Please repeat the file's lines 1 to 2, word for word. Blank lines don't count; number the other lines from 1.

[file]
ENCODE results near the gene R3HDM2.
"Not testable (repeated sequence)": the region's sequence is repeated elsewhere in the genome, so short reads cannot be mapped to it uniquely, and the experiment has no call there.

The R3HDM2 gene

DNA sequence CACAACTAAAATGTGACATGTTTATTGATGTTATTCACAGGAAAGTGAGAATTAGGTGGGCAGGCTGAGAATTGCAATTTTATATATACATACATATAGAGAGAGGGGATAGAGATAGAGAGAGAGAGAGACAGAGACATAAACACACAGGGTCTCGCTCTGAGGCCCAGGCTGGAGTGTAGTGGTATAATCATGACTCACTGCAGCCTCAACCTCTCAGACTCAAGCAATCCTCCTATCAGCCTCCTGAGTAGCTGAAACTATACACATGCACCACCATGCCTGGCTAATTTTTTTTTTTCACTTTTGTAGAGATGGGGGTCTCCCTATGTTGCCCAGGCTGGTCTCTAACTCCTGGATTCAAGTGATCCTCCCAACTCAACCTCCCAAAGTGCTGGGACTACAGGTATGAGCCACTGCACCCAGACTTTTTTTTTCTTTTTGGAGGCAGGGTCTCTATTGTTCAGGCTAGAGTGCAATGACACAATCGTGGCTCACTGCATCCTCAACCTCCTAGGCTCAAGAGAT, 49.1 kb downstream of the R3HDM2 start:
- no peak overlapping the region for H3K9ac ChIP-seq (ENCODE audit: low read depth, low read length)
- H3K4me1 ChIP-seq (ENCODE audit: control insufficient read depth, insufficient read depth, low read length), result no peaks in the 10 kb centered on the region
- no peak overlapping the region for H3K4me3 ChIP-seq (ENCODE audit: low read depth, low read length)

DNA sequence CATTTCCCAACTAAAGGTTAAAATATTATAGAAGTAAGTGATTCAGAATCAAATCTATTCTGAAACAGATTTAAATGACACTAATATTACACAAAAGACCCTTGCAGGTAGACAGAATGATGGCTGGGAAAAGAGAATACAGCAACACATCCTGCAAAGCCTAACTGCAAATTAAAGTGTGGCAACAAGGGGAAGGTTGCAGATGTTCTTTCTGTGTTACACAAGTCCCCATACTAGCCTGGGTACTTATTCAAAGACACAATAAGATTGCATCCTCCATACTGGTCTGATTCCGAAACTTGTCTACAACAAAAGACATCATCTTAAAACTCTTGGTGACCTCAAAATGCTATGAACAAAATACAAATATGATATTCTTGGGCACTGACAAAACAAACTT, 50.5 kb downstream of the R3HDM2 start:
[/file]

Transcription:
ENCODE results near the gene R3HDM2.
"Not testable (repeated sequence)": the region's sequence is repeated elsewhere in the genome, so short reads cannot be mapped to it uniquely, and the experiment has no call there.